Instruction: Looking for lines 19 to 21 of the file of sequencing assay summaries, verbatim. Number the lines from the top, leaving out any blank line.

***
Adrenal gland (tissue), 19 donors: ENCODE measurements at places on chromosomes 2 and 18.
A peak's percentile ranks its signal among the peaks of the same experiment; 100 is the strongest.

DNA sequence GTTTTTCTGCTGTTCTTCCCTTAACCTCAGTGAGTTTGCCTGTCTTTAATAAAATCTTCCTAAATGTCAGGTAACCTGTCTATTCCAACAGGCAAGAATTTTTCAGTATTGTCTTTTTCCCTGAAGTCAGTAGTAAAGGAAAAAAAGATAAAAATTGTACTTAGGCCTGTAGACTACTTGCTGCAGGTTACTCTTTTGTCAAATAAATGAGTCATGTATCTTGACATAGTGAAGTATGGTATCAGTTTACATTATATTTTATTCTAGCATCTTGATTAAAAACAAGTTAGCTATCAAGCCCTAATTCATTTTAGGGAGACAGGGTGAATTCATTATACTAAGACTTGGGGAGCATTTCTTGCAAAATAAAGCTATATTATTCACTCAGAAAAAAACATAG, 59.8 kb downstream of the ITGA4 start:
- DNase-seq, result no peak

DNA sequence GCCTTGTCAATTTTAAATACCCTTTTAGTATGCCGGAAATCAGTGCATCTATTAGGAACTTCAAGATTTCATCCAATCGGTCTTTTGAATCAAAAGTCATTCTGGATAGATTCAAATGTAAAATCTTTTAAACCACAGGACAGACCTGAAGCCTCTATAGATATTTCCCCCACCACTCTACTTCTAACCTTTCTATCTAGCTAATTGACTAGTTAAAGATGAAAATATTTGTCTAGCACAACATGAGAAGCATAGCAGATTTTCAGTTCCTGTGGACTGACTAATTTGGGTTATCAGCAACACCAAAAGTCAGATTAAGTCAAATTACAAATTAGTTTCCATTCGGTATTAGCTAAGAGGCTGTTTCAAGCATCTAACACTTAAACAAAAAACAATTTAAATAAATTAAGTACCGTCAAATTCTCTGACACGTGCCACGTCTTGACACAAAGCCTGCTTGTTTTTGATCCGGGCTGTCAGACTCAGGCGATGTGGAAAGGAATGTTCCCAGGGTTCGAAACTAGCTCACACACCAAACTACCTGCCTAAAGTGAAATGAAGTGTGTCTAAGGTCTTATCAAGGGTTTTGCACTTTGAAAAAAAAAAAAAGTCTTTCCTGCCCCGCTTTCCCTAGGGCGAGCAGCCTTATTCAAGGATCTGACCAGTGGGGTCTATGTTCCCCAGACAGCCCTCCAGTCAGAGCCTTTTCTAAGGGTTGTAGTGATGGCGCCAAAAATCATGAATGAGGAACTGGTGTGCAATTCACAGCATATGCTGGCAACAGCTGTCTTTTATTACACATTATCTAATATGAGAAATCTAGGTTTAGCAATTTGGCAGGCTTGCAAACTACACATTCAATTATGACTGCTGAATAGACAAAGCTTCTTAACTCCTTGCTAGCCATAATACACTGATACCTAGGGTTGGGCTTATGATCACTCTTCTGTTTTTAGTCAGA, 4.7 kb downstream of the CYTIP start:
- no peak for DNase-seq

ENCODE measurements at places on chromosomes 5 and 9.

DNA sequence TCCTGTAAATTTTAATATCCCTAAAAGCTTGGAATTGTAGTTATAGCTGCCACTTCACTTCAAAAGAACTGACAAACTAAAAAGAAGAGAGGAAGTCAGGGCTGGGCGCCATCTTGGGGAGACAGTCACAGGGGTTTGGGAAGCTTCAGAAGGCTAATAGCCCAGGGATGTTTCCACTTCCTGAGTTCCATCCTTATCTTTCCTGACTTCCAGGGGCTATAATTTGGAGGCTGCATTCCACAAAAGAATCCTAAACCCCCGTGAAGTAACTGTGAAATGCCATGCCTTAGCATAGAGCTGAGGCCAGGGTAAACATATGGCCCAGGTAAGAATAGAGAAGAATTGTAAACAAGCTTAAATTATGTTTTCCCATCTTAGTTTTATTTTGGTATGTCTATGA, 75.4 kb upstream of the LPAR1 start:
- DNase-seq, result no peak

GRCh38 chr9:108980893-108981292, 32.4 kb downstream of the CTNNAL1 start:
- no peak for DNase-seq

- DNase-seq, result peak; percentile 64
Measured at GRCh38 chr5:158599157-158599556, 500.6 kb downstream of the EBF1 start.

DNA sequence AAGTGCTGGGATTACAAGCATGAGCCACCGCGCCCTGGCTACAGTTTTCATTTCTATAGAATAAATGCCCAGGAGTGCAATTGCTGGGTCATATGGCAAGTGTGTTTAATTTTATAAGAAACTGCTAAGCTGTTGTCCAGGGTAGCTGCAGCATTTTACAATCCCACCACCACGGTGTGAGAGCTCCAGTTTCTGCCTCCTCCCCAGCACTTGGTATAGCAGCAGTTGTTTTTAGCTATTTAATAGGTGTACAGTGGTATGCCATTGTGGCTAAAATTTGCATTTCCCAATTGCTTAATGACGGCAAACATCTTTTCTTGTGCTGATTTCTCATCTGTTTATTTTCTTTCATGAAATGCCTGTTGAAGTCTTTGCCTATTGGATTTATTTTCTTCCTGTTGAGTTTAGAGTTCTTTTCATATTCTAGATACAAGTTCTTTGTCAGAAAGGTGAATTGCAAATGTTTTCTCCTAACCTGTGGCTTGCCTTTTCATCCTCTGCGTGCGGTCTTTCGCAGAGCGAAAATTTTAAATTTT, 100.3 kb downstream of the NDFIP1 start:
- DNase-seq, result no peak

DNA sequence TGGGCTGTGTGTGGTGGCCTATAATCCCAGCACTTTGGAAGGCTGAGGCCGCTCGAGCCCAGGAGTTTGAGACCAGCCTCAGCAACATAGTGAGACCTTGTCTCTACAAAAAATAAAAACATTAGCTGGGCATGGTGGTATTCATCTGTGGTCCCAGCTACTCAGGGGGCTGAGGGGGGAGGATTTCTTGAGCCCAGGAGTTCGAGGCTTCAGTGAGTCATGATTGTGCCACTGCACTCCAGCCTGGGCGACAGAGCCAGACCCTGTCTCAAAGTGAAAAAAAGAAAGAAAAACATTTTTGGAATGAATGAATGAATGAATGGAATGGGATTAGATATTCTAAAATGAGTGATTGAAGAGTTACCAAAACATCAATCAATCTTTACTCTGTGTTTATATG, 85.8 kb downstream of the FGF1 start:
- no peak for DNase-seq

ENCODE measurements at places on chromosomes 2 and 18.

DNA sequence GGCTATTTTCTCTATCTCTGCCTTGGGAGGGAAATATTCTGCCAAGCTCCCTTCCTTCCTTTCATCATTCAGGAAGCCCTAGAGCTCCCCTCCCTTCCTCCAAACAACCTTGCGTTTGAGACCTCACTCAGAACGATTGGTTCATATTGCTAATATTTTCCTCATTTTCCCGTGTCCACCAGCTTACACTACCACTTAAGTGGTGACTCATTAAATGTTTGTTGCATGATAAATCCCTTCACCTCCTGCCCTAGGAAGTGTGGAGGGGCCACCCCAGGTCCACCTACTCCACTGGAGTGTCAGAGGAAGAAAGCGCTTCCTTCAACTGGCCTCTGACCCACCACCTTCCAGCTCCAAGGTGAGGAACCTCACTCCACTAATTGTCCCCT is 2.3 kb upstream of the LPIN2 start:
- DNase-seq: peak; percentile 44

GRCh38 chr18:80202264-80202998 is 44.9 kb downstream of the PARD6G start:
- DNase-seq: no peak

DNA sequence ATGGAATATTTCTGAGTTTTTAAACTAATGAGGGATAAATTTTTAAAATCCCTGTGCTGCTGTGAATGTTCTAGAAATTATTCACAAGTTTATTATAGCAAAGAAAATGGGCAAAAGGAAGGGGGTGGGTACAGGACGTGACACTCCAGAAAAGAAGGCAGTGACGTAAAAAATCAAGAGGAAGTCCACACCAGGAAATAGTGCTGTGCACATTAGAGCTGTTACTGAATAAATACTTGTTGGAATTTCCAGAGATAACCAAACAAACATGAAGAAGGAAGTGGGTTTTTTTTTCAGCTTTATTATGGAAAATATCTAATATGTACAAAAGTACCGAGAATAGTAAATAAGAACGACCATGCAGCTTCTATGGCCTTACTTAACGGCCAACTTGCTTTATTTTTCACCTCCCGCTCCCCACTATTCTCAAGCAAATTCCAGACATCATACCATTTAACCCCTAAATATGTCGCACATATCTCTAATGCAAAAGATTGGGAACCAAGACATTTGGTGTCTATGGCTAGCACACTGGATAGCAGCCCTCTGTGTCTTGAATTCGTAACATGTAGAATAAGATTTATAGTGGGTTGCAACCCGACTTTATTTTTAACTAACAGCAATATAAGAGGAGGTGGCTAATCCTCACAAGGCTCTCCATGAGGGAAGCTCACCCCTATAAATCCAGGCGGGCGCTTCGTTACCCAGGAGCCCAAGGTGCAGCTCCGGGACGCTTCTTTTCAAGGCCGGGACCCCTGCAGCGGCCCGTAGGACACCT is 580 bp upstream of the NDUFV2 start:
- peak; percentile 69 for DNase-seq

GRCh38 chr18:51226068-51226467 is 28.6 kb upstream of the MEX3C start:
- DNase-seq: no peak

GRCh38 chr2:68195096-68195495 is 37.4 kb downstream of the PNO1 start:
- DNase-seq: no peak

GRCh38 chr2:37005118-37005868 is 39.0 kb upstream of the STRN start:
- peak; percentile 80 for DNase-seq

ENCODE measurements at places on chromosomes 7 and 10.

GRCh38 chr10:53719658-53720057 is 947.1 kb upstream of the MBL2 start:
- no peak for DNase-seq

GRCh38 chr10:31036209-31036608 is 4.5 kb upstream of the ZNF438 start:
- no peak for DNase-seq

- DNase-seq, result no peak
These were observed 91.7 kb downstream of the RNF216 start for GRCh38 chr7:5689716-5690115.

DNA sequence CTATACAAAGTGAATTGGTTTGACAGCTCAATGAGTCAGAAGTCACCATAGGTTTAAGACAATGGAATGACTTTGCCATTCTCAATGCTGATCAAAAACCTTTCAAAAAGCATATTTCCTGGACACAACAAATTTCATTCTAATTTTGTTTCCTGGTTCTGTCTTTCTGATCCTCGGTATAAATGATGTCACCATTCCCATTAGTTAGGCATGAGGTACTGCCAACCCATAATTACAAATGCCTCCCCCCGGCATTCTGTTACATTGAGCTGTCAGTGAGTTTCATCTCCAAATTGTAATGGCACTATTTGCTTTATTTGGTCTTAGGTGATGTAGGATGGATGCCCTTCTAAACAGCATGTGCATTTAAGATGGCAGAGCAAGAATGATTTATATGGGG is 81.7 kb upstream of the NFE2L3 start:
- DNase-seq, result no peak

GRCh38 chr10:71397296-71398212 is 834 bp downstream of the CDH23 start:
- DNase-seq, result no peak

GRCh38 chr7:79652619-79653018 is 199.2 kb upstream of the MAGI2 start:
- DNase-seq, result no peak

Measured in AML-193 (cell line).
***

DNA sequence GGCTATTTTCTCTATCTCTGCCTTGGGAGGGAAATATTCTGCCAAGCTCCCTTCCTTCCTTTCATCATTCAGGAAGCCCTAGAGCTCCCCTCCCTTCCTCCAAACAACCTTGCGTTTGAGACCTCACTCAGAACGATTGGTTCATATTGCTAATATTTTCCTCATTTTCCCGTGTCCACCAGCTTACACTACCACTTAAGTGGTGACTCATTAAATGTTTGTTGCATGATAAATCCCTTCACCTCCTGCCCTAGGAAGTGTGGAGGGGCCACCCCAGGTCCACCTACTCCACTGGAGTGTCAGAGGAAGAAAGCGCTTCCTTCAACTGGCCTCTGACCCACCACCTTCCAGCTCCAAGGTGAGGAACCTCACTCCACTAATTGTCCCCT is 2.3 kb upstream of the LPIN2 start:
- DNase-seq: peak; percentile 44

GRCh38 chr18:80202264-80202998 is 44.9 kb downstream of the PARD6G start: